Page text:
I want to power up 4-5 peltier elements TEC 12706 which have maximum voltage of 16.4V and max current of 6.4A (at 50 C). Will a power supply of 12V 30A do the job (I'm thinking about connecting them in parallel). Also in which case peltier is going to take it's maximum current? I have done experiments before, peltier does not sink more than 2A of current. Why so?

  • \$\begingroup\$ depending on how much work it has to do, and how much thermal differential it has available, will determine how much current it will require, up to the max point. \$\endgroup\$
    – KyranF
    Jan 16, 2017 at 18:50
  • \$\begingroup\$ The current of a pelitier is dependent on the temperature, you can think of it like a variable resistor that dependent on the temperature from the hot side to the cold side. Peltiers will also generate power. \$\endgroup\$
    – Voltage Spike
    Jan 16, 2017 at 19:33

2 Answers 2


I have done experiments before, peltier does not sink more than 2A of current. Why so?

Imax is a never exceed specification. If you exceed that you might break the device.

peltier performance chart

Based on this chart if your hot side is heatsinked well enough to keep it below 50C you would expect it to draw a little more than 4.5A at start up when the delta T is 0. That is when the hot side and cold side are the same temperature. So your power supply shouldn't run in to current capacity issues.

Depending on what you're trying to do you might want to run them at a lower voltage than that. All the power that you put in to a peltier becomes heat. So while higher voltages can potentially move more heat from one side to another it doesn't necessarily result in lower cold side temperature. When I experimented with peltiers I stacked two on top of each other and found they got colder when powered in series from a 12V power supply than when they were in parallel.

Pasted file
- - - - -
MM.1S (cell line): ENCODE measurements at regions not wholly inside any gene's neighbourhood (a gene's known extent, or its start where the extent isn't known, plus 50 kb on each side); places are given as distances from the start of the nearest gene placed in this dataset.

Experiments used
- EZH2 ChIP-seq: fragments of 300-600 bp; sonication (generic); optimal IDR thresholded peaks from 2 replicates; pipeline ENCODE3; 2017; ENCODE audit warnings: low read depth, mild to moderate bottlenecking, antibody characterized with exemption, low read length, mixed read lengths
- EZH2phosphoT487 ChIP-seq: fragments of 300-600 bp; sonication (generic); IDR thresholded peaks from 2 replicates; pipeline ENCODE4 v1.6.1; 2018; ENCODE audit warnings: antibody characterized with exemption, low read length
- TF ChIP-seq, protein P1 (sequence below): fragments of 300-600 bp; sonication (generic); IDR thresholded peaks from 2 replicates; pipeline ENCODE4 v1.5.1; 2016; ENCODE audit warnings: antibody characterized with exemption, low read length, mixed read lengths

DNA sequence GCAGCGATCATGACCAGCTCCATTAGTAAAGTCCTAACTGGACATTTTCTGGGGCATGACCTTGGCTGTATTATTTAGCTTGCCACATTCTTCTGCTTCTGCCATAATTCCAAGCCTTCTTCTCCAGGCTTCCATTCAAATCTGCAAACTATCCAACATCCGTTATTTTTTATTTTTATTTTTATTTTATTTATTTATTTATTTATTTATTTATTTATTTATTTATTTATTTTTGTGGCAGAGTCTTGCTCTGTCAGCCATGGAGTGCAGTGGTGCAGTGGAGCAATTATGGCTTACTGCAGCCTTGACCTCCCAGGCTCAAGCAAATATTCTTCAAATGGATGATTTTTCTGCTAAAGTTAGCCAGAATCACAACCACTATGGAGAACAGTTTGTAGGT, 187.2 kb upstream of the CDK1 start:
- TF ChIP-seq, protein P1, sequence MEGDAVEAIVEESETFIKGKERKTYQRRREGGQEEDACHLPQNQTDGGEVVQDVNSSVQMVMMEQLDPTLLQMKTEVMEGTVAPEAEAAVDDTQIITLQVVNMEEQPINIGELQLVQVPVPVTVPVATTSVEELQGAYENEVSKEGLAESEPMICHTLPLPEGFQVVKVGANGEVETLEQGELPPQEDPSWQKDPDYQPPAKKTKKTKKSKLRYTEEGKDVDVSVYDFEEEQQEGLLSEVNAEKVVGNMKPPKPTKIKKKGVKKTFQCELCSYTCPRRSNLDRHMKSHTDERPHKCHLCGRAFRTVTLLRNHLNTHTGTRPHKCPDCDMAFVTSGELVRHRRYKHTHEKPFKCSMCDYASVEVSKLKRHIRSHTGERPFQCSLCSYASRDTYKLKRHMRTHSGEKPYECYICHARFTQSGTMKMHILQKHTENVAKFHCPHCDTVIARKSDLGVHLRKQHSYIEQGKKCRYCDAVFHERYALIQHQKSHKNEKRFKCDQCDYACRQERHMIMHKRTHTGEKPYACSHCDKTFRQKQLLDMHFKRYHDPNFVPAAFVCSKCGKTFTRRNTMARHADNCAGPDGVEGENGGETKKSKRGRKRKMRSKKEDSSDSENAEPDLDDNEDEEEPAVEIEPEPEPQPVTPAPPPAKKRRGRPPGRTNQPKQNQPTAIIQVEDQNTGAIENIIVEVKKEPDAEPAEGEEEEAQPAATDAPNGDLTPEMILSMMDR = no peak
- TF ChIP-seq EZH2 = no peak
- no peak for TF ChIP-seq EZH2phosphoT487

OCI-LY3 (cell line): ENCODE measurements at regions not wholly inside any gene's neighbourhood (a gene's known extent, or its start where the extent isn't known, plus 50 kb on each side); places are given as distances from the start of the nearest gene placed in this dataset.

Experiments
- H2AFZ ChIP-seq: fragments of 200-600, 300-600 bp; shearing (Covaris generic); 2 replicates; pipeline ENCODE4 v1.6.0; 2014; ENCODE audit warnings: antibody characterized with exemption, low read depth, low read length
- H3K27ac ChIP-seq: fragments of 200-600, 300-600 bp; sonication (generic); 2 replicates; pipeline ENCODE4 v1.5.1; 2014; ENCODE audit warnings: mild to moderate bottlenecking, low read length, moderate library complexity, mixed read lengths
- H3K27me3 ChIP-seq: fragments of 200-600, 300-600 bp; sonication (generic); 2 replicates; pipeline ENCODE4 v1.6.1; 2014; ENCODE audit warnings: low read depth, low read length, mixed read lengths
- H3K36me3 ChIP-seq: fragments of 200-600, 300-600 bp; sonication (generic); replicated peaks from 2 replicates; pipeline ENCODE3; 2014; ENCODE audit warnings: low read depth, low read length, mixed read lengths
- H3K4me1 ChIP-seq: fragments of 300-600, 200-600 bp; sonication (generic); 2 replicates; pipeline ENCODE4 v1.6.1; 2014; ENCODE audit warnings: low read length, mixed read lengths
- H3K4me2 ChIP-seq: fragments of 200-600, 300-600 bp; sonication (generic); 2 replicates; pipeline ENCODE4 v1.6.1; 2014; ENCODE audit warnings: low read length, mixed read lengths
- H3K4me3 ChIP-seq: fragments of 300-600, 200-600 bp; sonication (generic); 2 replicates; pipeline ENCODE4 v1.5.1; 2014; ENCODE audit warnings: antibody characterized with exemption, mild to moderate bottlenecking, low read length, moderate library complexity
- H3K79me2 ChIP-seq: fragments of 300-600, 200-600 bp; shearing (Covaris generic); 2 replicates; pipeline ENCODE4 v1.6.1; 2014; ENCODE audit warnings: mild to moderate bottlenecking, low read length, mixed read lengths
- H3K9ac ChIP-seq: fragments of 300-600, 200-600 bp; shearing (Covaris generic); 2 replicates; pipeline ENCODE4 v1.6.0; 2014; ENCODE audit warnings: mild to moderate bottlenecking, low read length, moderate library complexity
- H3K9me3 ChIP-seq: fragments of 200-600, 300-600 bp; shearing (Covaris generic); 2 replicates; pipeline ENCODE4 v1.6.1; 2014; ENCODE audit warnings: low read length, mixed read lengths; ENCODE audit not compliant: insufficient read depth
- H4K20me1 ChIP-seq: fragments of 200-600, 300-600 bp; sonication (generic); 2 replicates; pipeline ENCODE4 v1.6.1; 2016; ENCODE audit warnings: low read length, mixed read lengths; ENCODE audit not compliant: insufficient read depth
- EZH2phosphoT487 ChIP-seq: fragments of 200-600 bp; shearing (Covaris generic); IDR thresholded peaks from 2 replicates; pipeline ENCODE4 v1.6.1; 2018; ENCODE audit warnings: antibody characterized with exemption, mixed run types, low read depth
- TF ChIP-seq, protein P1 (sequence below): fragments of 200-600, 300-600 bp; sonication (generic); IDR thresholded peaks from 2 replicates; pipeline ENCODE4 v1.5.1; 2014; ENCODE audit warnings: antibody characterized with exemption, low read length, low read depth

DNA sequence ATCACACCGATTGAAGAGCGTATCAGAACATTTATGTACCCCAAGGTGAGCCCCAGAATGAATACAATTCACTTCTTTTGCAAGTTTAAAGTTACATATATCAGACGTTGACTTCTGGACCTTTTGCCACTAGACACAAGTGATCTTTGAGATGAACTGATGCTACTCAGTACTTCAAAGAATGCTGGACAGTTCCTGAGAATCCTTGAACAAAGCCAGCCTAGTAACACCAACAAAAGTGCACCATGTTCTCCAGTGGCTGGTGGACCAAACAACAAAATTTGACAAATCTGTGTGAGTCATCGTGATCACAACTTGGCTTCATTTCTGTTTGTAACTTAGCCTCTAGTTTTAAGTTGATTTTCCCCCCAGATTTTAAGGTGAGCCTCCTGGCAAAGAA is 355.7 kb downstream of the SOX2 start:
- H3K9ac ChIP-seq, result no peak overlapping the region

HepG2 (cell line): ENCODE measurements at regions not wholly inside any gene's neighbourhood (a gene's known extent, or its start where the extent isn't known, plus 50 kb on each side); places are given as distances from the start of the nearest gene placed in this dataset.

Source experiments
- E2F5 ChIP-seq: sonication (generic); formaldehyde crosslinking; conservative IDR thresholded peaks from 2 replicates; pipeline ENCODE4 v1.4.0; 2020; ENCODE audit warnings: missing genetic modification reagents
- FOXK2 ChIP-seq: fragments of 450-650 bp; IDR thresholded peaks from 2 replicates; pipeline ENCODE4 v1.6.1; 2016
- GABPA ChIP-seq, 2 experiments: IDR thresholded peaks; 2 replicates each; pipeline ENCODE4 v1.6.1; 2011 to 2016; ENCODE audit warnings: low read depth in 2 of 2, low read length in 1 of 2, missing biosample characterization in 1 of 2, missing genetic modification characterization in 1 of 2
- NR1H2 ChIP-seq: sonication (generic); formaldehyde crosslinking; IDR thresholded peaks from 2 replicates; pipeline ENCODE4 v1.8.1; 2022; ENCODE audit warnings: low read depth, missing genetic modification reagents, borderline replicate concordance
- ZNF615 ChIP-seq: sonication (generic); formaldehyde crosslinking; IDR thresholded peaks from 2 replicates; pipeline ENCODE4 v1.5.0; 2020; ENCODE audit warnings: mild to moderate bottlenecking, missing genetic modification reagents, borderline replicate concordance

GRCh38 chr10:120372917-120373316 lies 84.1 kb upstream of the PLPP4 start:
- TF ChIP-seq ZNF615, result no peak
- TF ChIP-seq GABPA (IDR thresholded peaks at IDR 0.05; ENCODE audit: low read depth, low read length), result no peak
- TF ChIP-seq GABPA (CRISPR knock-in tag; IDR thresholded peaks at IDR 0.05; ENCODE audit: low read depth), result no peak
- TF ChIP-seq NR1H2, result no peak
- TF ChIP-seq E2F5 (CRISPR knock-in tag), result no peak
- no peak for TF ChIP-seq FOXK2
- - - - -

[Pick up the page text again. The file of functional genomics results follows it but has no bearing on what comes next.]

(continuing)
You say you want to run 6 devices that are each rated at 16.4 V and 6.4 A from a 12 V 30 A power supply.

Peltiers look largely resistive to the driving circuit. If one draws 6.4 A at 16.4 V, then just linearly scaling that to 12 V is a good start. That means assume 4.7 A at 12 V. You want to run 6 of these, the total current will be 28.2 A. That's very close to your 30 A limit, so not a lot of slop or room for the numbers above to be off a little. The voltage of a Peltier does have some temperature dependence.

So the answer is it will probably work, but not with a comfortable margin. There are two things you should do:

  1. Measure one of the Peltiers at 12 V. That gives you the current per device directly. If that is still less than 30 A / 6 = 5 A, then it could work.

  2. Get a 12 V supply with current limiting, as apposed to one with foldback or a fuse. If the Peltiers try to draw a little more current than you expected, the voltage will just go down a little and no harm will be done. Of course the cooling power will go down too.

For more information on controlling Peltier coolers in general, see How to drive a Peltier element?.

  • \$\begingroup\$ You may wish to reference your prior comments on PWM vs DC powering as others are commenting on this. \$\endgroup\$
    – Russell McMahon
    Jan 16, 2017 at 23:54
  • \$\begingroup\$ @Russell: Done. \$\endgroup\$ Jan 17, 2017 at 12:55

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